by J. F. Kelly, Jr. | Coronado

Millions of people have a fear of flying. Although it is, statistically, the safest method of travel mile for mile, the spectacular and catastrophic nature of major plane crashes causes many air travelers to tremble at every bump, vibration and unusual noise. Add to this general sense of disquiet, the tribulations of modern air travel including crowded flights, long lines, Spartan service, truly awful in-flight food, sparse legroom, cramped seating designed for 105-lb. fashion models, unbathed passengers clad in tank tops and flip-flops and an overburdened traffic control system that uses outdated equipment and technology in a desperate attempt to maintain order in the crowded airspace around major cities and the invitation to “sit back and enjoy your flight” sounds like a cruel joke.

In addition to all this, we now have to endure the risk that some radicalized, suicidal, religious maniac will blow the aircraft up in the name of Allah. Since that form of terrorism became fashionable, culminating in the 9/11 attacks, there have been multiple plots to blow up passenger aircraft, thwarted as much by luck and malfunction as by the effectiveness of our security organizations. We’ve had plenty of time in which to learn how to get things right but somehow we haven’t figured out yet how to keep commercial flights safe from terrorism. We are still handicapped by a lack of coordination between departments and an underlying political correctness that inhibits profiling or reporting suspicious behavior.

Probably we can never achieve 100% safety but where lives are on the line we should be trying much harder. The recent attempt by a 23-year-old Muslim fanatic from Nigeria to blow up an American airliner on approach to Detroit is the latest example of just how far we have to go to keep Americans safe from terrorism. Confidence in our ability to do so was not enhanced by the initial remarks of Homeland Security Secretary Janet Napolitano who reportedly said that the system worked.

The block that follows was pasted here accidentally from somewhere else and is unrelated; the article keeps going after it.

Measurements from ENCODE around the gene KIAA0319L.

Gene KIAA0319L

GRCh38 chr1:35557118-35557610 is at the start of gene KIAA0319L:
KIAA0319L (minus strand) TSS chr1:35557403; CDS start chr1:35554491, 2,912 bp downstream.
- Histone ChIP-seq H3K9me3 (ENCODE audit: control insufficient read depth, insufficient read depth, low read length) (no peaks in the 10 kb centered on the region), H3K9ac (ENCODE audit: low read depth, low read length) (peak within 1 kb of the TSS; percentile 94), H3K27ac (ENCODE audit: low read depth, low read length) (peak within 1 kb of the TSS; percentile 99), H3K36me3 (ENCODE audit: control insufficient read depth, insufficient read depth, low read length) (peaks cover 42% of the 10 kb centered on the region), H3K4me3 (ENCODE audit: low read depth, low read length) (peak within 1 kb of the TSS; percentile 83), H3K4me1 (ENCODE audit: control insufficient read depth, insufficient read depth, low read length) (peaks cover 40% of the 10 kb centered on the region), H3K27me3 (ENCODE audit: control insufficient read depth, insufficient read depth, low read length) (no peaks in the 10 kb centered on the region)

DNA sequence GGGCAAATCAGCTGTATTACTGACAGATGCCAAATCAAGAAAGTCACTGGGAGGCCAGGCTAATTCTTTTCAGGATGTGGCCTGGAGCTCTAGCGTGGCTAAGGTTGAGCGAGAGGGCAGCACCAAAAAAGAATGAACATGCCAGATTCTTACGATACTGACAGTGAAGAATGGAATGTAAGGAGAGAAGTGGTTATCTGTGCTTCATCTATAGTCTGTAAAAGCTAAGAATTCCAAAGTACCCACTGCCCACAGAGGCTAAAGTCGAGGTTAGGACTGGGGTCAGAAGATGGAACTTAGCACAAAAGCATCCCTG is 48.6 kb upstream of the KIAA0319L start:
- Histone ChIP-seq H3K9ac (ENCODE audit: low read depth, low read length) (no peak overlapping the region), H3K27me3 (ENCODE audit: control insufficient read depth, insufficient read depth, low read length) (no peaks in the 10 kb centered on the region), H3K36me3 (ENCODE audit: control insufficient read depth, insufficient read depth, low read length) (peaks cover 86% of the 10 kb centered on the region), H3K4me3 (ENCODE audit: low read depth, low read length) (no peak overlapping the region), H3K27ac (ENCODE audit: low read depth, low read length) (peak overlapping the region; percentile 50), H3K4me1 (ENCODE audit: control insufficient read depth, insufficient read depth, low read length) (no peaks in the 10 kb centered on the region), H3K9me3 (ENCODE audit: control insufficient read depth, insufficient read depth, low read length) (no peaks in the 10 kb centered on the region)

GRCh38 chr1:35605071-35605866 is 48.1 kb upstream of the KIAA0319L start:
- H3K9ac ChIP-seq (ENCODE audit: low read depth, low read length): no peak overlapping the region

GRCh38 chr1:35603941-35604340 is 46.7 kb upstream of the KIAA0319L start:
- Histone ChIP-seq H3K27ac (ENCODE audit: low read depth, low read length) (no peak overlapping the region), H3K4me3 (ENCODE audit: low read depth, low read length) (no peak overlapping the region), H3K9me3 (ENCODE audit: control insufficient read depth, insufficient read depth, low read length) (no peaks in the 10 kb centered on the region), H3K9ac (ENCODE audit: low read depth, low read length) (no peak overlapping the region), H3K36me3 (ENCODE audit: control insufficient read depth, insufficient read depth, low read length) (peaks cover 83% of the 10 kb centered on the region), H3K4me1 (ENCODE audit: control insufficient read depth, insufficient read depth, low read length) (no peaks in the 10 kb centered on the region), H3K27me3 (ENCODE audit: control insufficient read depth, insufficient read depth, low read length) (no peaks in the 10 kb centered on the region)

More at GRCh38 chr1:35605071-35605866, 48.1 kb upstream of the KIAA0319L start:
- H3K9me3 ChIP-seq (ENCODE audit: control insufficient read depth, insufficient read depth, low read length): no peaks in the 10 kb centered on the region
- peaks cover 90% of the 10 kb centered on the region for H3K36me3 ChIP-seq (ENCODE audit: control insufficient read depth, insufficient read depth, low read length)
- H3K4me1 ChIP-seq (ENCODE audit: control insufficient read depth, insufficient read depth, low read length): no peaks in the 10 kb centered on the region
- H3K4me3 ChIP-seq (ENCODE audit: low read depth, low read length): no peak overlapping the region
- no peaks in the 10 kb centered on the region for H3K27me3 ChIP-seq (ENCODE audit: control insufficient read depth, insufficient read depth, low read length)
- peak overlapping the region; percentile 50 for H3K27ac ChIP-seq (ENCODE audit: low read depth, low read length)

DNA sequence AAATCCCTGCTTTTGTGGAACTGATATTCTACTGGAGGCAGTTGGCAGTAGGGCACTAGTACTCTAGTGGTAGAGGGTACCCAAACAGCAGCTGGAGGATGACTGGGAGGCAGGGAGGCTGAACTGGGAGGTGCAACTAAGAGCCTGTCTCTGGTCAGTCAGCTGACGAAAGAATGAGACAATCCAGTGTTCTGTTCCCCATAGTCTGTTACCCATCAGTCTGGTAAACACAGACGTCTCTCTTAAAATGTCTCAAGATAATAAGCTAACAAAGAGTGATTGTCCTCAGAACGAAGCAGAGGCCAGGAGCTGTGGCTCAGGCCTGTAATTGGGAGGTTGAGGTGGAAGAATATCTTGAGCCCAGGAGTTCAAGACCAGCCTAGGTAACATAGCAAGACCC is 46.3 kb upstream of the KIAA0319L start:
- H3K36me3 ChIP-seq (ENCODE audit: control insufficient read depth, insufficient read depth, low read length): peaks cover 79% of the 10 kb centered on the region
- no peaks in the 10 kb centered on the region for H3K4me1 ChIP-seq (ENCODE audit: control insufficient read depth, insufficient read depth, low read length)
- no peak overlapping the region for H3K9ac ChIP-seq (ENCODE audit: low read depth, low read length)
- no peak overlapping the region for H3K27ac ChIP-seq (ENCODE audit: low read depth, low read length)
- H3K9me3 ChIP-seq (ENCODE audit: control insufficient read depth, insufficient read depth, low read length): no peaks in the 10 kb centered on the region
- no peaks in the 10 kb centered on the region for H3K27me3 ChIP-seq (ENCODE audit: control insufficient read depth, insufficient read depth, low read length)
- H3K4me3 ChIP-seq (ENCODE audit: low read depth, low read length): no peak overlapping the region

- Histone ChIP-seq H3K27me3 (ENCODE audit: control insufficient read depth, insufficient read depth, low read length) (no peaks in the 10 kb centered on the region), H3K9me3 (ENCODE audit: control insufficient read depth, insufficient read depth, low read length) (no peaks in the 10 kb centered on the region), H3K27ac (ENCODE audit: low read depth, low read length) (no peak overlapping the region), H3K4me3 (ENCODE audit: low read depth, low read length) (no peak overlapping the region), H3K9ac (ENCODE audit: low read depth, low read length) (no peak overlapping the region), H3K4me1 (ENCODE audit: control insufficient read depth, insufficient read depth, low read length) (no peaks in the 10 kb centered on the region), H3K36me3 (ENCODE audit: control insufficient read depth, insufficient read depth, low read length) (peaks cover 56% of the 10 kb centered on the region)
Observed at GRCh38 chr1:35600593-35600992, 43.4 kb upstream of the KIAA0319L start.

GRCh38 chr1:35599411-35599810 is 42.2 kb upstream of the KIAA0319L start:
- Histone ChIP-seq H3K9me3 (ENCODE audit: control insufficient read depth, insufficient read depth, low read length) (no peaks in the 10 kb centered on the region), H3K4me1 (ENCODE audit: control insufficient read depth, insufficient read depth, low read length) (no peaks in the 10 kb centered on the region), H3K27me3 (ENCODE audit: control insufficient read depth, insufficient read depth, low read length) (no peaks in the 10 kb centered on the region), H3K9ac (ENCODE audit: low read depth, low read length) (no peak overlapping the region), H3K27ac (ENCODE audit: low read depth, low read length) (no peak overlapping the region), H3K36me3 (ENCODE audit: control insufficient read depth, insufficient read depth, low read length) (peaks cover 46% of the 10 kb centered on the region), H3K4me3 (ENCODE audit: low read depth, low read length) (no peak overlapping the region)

One might fairly ask, “What system?” But beyond that, whatever passes for a system obviously did not work. Umar Farouk Abdulmutallab was permitted to board an American aircraft in Nigeria with explosives sewn into his underwear. He had traveled to Yemen, fast emerging as a leading breeding ground and safe haven for terrorists. He admitted to ties to al Qaeda, ties that were promptly confirmed by that organization which took credit for the attempt and promised more to come. His own father had warned authorities of his radicalization. If we have equipment that can even determine the presence of ingredients in medicines that can be used in the manufacture of explosives, why were airport screeners unable to detect the presence of PETN on Mr. Abdulmutallab? Why was he even able to purchase a ticket to the United States (for cash) in the first place? Was political correctness a factor here again or was it just plain incompetence?

The only reason this attempt failed was that the explosive did not detonate. In other words, it was pure luck. Passenger and flight attendant heroics could not have prevented disaster if the material had exploded. According to a Rand Corporation researcher quoted in the Wall Street Journal, there were a dozen other terrorist incidents on U.S. soil in the past year. Sooner or later, our luck will run out.

Most troubling is the fact that Mr. Abdulmutallab was promptly indicted by civil authorities on criminal charges. That means Miranda warnings and limits on interrogation. He will, of course, be presumed innocent unless proven guilty. Any chance of learning more about similar ongoing plots will be subordinated to the lengthy and expensive process of bringing this suspect “to justice” which means providing this terrorist with all the protections afforded U.S. citizens. This continues the Obama-Holder policy of criminalizing what ought to be regarded as a war on America and turning it into a law enforcement campaign.

Meanwhile, authorities are reacting with the usual flailing and lack of coordination that seems to define our security policies today. We read that there may be new restrictions on carry-ons.  Passengers may be required to remain seated during the final hour of a flight. What exactly will that accomplish? Airliner captains, we read, may implement their own security arrangements. Passengers on one flight reported being required to sit with their hands in full view. What’s next? Requiring passengers to fly naked?

Once again, as in the Ft. Hood massacre, a dangerous, radicalized Muslim who provided plenty of advance clues, slipped through the yawning gaps in our security procedures and took or tried to take innocent lives. Will it take another major attack for us to realize that we are engaged in a war with radical jihadists who seek our destruction?


copyright 2010 J.F. Kelly, Jr

J.F. Kelly, Jr. is a retired Navy Captain and bank executive who writes on current events and military subjects. He is a resident of Coronado, California.

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